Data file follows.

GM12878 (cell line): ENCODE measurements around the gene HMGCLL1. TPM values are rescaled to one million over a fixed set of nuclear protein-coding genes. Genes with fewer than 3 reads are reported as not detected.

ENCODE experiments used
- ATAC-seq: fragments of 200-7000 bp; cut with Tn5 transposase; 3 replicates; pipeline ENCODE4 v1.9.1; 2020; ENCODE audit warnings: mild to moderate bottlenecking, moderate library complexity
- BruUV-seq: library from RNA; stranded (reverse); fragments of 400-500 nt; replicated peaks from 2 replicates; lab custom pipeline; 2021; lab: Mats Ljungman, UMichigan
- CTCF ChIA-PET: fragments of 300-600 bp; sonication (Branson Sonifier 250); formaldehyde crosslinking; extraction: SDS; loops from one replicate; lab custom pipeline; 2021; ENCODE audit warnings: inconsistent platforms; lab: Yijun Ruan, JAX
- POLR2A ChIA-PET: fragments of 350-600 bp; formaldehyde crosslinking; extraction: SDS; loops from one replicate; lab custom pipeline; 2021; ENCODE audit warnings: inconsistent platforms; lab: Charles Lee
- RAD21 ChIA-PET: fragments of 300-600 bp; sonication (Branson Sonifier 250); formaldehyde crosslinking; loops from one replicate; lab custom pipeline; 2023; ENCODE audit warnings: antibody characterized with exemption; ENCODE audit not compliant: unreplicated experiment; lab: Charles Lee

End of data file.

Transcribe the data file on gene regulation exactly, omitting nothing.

GM12878 (cell line): ENCODE measurements around the gene HMGCLL1. TPM values are rescaled to one million over a fixed set of nuclear protein-coding genes. Genes with fewer than 3 reads are reported as not detected.

ENCODE experiments used
- ATAC-seq: fragments of 200-7000 bp; cut with Tn5 transposase; 3 replicates; pipeline ENCODE4 v1.9.1; 2020; ENCODE audit warnings: mild to moderate bottlenecking, moderate library complexity
- BruUV-seq: library from RNA; stranded (reverse); fragments of 400-500 nt; replicated peaks from 2 replicates; lab custom pipeline; 2021; lab: Mats Ljungman, UMichigan
- CTCF ChIA-PET: fragments of 300-600 bp; sonication (Branson Sonifier 250); formaldehyde crosslinking; extraction: SDS; loops from one replicate; lab custom pipeline; 2021; ENCODE audit warnings: inconsistent platforms; lab: Yijun Ruan, JAX
- POLR2A ChIA-PET: fragments of 350-600 bp; formaldehyde crosslinking; extraction: SDS; loops from one replicate; lab custom pipeline; 2021; ENCODE audit warnings: inconsistent platforms; lab: Charles Lee
- RAD21 ChIA-PET: fragments of 300-600 bp; sonication (Branson Sonifier 250); formaldehyde crosslinking; loops from one replicate; lab custom pipeline; 2023; ENCODE audit warnings: antibody characterized with exemption; ENCODE audit not compliant: unreplicated experiment; lab: Charles Lee